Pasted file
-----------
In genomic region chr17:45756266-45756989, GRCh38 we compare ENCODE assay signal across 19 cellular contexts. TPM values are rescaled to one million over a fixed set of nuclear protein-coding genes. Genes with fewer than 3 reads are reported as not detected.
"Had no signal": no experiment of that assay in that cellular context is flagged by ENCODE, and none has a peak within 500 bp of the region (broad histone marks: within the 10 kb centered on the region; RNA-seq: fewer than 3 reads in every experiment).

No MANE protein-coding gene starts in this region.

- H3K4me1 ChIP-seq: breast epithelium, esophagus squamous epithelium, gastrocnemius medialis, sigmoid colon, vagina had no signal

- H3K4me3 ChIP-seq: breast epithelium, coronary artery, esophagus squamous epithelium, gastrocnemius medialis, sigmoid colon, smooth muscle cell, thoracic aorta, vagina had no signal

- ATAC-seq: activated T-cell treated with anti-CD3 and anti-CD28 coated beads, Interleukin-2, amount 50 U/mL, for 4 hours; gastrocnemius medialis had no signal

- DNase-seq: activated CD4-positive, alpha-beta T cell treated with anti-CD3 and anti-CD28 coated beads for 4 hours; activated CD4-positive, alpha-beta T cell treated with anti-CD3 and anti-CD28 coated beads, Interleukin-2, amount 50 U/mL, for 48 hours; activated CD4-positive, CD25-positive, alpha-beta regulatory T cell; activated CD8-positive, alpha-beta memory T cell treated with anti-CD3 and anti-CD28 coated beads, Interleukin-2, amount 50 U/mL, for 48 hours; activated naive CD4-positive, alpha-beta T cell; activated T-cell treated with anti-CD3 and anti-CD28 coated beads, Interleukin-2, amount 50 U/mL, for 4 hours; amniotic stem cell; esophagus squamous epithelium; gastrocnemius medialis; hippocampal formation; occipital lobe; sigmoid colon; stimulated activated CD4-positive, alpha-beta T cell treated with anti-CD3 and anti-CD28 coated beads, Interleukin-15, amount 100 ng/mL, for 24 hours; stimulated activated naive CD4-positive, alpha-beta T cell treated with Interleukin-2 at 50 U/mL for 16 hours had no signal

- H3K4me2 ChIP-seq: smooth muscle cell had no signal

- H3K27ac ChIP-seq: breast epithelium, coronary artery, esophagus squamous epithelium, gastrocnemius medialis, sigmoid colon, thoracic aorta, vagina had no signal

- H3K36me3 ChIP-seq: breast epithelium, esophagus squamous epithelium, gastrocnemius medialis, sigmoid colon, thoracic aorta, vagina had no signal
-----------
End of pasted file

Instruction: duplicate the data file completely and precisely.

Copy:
In genomic region chr17:45756266-45756989, GRCh38 we compare ENCODE assay signal across 19 cellular contexts. TPM values are rescaled to one million over a fixed set of nuclear protein-coding genes. Genes with fewer than 3 reads are reported as not detected.
"Had no signal": no experiment of that assay in that cellular context is flagged by ENCODE, and none has a peak within 500 bp of the region (broad histone marks: within the 10 kb centered on the region; RNA-seq: fewer than 3 reads in every experiment).

No MANE protein-coding gene starts in this region.

- H3K4me1 ChIP-seq: breast epithelium, esophagus squamous epithelium, gastrocnemius medialis, sigmoid colon, vagina had no signal

- H3K4me3 ChIP-seq: breast epithelium, coronary artery, esophagus squamous epithelium, gastrocnemius medialis, sigmoid colon, smooth muscle cell, thoracic aorta, vagina had no signal

- ATAC-seq: activated T-cell treated with anti-CD3 and anti-CD28 coated beads, Interleukin-2, amount 50 U/mL, for 4 hours; gastrocnemius medialis had no signal

- DNase-seq: activated CD4-positive, alpha-beta T cell treated with anti-CD3 and anti-CD28 coated beads for 4 hours; activated CD4-positive, alpha-beta T cell treated with anti-CD3 and anti-CD28 coated beads, Interleukin-2, amount 50 U/mL, for 48 hours; activated CD4-positive, CD25-positive, alpha-beta regulatory T cell; activated CD8-positive, alpha-beta memory T cell treated with anti-CD3 and anti-CD28 coated beads, Interleukin-2, amount 50 U/mL, for 48 hours; activated naive CD4-positive, alpha-beta T cell; activated T-cell treated with anti-CD3 and anti-CD28 coated beads, Interleukin-2, amount 50 U/mL, for 4 hours; amniotic stem cell; esophagus squamous epithelium; gastrocnemius medialis; hippocampal formation; occipital lobe; sigmoid colon; stimulated activated CD4-positive, alpha-beta T cell treated with anti-CD3 and anti-CD28 coated beads, Interleukin-15, amount 100 ng/mL, for 24 hours; stimulated activated naive CD4-positive, alpha-beta T cell treated with Interleukin-2 at 50 U/mL for 16 hours had no signal

- H3K4me2 ChIP-seq: smooth muscle cell had no signal

- H3K27ac ChIP-seq: breast epithelium, coronary artery, esophagus squamous epithelium, gastrocnemius medialis, sigmoid colon, thoracic aorta, vagina had no signal

- H3K36me3 ChIP-seq: breast epithelium, esophagus squamous epithelium, gastrocnemius medialis, sigmoid colon, thoracic aorta, vagina had no signal